Monitoring the Facial Flush: A Methodological Study

  • S. A. Bowcock
  • S. Medbak
  • E. D. Cooke


Facial flushing following the oral administration of a hypoglycemic agent (chlorpropamide) and alcohol may be genetically determined and is associated with an elevation of met-encephalin levels in plasma.1,2,3,4


Subjective Assessment Point Temperature Mins Equilibration Infrared Emission Facial Movement 
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  1. 1.
    R. D. Leslie, D. A. Pyke, Chlorpropamide-alcohol flushing:a dominantly inherited trait associated with diabetes, Br. Med. J. 2: 1519 (1978).CrossRefGoogle Scholar
  2. 2.
    A. H. Barnet, D. A. Pyke, Chlorpropamide-alcohol flushing and large-vessel disease in non-insulin dependent diabetics, Br. Med. J. 2: 261 (1980).CrossRefGoogle Scholar
  3. 3.
    N. E. De Silva, W. M. G. Tunbridge, K. G. M. Alberti, Low incidence of chlorpropamide-alcohol flushing in diet-treated non-insulin dependent diabetics, Lancet 1: 128 (1981).Google Scholar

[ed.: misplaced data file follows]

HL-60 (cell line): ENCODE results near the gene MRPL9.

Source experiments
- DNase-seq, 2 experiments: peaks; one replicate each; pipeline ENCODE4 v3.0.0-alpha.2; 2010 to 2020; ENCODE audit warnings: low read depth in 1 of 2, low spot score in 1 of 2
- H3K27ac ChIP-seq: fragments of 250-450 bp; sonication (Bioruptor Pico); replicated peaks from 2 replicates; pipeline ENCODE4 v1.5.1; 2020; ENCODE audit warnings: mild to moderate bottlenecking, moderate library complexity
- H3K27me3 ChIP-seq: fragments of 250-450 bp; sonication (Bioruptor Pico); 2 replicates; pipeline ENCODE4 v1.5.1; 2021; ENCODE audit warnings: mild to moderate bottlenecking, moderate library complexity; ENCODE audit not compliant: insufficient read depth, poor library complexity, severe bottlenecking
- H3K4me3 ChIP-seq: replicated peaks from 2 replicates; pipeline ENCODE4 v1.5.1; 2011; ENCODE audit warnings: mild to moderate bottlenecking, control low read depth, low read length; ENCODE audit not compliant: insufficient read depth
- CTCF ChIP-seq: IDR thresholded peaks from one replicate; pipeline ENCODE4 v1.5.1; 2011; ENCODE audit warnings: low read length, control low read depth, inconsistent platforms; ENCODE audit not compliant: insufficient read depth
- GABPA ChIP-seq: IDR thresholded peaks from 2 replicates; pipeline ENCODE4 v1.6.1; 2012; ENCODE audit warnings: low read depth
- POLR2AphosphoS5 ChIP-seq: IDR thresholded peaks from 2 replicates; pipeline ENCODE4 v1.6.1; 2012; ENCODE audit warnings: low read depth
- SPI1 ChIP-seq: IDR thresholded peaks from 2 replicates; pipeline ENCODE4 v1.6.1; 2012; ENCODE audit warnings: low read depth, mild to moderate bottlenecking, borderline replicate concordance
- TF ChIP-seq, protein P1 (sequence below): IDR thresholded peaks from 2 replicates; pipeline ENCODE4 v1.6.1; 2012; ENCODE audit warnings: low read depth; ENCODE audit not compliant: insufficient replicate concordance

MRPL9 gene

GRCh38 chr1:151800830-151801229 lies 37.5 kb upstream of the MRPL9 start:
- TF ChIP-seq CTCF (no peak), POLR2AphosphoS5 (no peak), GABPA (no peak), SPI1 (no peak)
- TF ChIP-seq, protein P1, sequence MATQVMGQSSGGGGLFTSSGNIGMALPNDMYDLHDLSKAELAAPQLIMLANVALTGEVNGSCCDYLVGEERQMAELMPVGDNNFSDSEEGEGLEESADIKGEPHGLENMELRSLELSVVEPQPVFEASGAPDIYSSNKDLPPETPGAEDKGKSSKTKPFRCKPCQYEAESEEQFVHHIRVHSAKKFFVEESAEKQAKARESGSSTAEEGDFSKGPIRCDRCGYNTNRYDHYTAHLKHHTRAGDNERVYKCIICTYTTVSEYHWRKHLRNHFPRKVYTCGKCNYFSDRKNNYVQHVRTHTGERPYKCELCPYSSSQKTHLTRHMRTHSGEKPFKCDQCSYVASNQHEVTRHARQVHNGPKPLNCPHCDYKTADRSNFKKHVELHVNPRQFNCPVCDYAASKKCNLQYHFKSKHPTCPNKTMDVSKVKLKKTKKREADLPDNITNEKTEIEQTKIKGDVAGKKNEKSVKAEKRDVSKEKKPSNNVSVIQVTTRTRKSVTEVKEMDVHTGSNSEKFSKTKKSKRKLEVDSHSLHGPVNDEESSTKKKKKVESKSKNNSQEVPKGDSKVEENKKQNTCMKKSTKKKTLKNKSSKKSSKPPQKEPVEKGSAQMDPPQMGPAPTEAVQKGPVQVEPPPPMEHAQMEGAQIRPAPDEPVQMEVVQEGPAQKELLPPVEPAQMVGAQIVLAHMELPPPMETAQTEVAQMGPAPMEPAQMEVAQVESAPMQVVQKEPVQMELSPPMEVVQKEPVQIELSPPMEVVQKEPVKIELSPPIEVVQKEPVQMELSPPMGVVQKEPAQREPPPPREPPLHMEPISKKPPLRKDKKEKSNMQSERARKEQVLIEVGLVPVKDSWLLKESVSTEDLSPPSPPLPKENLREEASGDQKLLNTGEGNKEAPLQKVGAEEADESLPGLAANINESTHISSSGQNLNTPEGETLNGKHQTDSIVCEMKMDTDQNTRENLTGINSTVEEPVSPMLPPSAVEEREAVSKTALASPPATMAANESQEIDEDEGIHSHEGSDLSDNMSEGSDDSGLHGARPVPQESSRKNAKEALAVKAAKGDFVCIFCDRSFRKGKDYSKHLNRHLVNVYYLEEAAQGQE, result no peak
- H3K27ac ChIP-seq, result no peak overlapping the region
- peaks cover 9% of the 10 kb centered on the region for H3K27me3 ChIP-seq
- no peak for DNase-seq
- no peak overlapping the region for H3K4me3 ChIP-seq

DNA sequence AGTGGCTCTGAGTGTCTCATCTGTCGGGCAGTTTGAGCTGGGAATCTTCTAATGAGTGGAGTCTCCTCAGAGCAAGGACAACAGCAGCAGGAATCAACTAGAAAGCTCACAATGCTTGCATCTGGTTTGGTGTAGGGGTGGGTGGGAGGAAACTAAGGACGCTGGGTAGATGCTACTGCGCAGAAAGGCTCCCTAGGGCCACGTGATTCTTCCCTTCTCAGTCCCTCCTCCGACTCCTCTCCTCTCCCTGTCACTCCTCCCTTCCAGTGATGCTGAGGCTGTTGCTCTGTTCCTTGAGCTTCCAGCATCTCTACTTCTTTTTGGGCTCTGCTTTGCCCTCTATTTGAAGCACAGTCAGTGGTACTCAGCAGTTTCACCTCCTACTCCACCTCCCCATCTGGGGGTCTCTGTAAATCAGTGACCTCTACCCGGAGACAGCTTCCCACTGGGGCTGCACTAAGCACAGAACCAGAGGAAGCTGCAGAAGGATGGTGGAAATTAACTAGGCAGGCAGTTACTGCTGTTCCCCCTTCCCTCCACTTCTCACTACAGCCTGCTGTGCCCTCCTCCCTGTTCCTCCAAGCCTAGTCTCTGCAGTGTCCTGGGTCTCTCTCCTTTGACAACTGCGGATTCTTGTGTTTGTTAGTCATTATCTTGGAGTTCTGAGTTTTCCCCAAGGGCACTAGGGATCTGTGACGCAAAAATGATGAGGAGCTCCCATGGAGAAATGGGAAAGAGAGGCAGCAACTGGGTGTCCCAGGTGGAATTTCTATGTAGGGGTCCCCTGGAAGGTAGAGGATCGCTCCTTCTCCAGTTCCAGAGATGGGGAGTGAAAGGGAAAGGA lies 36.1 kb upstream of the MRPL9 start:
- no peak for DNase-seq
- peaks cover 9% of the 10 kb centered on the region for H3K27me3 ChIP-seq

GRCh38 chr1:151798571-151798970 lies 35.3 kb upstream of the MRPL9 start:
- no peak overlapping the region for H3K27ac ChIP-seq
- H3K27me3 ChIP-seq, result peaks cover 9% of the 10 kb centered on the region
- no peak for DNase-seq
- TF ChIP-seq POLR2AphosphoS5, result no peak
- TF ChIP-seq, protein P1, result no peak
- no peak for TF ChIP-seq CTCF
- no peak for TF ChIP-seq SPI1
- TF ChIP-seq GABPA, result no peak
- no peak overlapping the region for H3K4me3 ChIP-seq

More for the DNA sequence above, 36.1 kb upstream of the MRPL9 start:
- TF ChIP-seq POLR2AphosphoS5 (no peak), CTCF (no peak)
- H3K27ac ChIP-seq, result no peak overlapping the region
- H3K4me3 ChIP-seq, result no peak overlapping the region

4. 4.
    S. Medbak, J. A. H. Wass, V. Clement-Jones, E. D. Cooke, S. A. Bowcock, A. Cudworth, L. M. Rees, Chlorpropamide-alcohol flush and circulating met-encephalin; a positive link, Br. Med. J. 283: 937 (1981).CrossRefGoogle Scholar
  5. 5.
    E. C. Poulton, Qualitative subject assessments are almost always biased: sometimes completely misleading, Br. J. Psychol. 60: 408 (1977).Google Scholar

Copyright information

© Plenum Press, New York 1984

Authors and Affiliations

  • S. A. Bowcock
    • 1
  • S. Medbak
    • 2
  • E. D. Cooke
    • 1
  1. 1.Departments of Medical ElectronicsSt Bartholomew’s HospitalLondonUK
  2. 2.Chemical EndrocrinologySt Bartholomew’s HospitalLondonUK

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